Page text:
On August 9, 1974, Richard Nixon resigned the presidency in the wake of the Watergate scandal and the release of the ‘smoking gun’ tape that could have indicted him for involvement in criminal activity while president. Following resignation, many Americans were angry with Nixon and also suspicious of Gerald Ford as he stepped into the presidential role. Nixon soon became extremely ill. On August 15, 1974, he was admitted to Bethesda Naval Hospital and diagnosed with viral pneumonia. One account suggests he was admitted with a recurrence of phlebitis. Nixon had a history of phlebitis, which can be fatal even if treated.
On September 8, 1974, President Ford issued a full and absolute pardon of Nixon for all offenses against the United States, making Nixon immune from any arrest, investigation, or imprisonment from his involvement in Watergate. The pardon infuriated many Americans. Suspicions arose of a possible deal between Ford and Nixon in exchange for Ford’s prior nomination to vice president. All parties denied any such deal and no evidence in support of these allegations ever surfaced.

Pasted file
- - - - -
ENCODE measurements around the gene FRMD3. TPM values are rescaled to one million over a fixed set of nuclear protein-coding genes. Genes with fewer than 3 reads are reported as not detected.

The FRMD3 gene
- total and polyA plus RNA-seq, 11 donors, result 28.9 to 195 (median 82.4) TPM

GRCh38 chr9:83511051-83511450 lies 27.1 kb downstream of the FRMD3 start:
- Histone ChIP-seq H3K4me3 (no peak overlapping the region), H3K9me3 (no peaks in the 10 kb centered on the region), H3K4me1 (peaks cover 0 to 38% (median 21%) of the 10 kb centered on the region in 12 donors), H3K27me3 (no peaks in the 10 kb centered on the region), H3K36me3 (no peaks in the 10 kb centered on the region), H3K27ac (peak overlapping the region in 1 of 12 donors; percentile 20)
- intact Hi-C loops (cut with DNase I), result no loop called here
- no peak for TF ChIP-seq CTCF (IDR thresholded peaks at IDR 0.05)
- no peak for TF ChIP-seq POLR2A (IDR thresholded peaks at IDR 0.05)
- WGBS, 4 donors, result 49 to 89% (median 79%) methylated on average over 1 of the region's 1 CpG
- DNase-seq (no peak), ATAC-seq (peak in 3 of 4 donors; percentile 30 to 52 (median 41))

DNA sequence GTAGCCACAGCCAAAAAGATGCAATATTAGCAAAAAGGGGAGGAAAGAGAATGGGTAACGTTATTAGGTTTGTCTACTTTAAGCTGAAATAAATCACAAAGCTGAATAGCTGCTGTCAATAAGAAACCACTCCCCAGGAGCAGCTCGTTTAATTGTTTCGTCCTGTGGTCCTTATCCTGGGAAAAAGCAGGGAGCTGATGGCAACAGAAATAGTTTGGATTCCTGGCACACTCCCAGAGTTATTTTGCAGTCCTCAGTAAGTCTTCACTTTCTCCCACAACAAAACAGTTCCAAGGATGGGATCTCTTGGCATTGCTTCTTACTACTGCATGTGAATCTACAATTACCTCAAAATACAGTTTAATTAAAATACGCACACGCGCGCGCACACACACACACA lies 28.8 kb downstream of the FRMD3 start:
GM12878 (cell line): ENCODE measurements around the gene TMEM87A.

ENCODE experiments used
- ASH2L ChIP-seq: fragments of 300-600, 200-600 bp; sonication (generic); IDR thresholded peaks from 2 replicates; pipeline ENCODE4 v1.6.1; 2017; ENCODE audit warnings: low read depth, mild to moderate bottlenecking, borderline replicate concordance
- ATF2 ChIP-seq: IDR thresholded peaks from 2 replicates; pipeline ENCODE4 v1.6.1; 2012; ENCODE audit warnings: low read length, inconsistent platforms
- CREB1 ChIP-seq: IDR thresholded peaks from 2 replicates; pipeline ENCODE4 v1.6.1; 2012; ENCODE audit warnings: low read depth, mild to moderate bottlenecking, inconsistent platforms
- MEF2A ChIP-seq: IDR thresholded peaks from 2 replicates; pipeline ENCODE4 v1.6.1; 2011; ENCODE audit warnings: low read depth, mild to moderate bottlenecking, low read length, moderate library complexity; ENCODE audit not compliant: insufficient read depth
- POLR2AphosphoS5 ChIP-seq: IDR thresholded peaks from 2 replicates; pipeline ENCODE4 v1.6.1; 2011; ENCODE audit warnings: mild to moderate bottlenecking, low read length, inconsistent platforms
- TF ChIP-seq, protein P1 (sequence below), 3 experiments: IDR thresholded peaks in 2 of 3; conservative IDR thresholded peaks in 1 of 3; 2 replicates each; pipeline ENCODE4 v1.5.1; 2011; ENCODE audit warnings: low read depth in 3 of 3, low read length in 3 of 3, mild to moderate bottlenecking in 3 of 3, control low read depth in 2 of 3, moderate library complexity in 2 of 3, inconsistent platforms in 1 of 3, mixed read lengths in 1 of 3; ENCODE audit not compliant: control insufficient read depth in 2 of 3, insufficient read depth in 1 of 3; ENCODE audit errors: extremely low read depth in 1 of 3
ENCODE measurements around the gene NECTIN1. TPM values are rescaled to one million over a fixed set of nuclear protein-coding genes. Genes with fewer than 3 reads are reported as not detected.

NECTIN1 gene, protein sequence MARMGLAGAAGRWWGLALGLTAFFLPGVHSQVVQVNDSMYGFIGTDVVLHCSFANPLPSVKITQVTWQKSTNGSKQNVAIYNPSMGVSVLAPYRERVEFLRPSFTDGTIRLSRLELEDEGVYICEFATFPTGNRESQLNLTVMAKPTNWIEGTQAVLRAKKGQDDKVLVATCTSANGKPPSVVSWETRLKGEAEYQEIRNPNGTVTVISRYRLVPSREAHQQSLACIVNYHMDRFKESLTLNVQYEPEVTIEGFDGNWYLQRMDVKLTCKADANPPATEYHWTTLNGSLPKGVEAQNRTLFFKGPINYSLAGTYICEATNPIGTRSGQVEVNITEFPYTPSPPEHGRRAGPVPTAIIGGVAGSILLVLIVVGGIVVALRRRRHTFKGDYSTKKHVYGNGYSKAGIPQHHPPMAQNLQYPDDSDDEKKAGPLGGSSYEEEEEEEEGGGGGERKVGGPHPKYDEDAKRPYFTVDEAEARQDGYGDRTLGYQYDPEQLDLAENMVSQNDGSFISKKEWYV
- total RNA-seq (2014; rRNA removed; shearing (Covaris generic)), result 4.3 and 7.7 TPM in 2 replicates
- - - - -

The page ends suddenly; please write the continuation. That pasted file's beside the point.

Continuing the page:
With the Watergate scandal consuming the nation, Ford signaled that he wanted to refocus the public and rebuild trust in the executive branch. He sought to move forward by concentrating on the nation’s problems, such as ending the Vietnam War, rather than spending his entire administration dissecting the activities of the previous president for years to come. However, as a result of the pardon, Nixon would never be held accountable for activity widely thought to be criminal.
President Ford also believed from reports and advisors that Nixon’s health was seriously compromised and that his death was likely imminent. In his speech announcing the pardon, Ford referred both to the health crisis of Nixon as well as his own personal constitutional duty to ensure domestic tranquility. At the time, it was impossible for Ford to realize that Nixon would eventually recover and live for twenty more years. Ford believed he acted in the nation’s best interests. The public vehemently disagreed.
1. How would you describe Ford’s process of moral analysis in this situation?
2. Should Nixon have been held accountable for his behaviors without regard for his personal health or the new administration? Why or why not?
3. While President Ford was clearly within his constitutional right to pardon Richard Nixon, do you think Ford’s decision was justified on ethical grounds? Why or why not?
4. Can you think of some alternatives to pardoning Nixon? Explain.
5. If you were in President Ford’s position, what would you do, and why? What would be your process of moral analysis before taking action?
Systematic moral analysis is a tool that helps us to think through ethically complex situations.
Watergate and the Resignation of Richard Nixon: Impact of a Constitutional Crisis
The Presidential Pardon Power
31 Days: Gerald Ford, the Nixon Pardon, and a Government in Crisis